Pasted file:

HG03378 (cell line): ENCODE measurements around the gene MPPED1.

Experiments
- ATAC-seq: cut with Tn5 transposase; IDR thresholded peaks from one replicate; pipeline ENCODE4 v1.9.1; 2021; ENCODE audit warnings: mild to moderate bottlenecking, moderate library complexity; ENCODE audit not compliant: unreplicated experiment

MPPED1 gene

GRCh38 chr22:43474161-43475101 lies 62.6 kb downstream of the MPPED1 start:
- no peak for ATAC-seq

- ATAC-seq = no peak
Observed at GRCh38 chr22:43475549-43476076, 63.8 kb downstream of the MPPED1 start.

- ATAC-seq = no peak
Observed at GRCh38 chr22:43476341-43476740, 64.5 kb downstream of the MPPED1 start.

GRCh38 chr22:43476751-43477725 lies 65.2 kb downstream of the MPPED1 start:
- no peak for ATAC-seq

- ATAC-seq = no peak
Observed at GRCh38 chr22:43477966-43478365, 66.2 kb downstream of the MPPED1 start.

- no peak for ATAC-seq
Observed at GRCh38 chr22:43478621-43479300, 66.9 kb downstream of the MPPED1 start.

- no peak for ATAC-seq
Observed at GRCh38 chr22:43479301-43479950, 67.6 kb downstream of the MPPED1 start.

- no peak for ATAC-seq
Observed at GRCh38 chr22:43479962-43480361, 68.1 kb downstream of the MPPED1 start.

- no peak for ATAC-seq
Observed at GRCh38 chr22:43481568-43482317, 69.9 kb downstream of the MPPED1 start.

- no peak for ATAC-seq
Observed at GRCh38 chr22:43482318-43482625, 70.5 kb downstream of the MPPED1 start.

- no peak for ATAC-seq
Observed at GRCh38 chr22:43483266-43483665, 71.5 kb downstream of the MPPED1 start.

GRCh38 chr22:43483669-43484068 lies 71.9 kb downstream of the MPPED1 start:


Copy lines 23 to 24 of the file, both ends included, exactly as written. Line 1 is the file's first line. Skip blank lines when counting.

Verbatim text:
- no peak for ATAC-seq
Observed at GRCh38 chr22:43482318-43482625, 70.5 kb downstream of the MPPED1 start.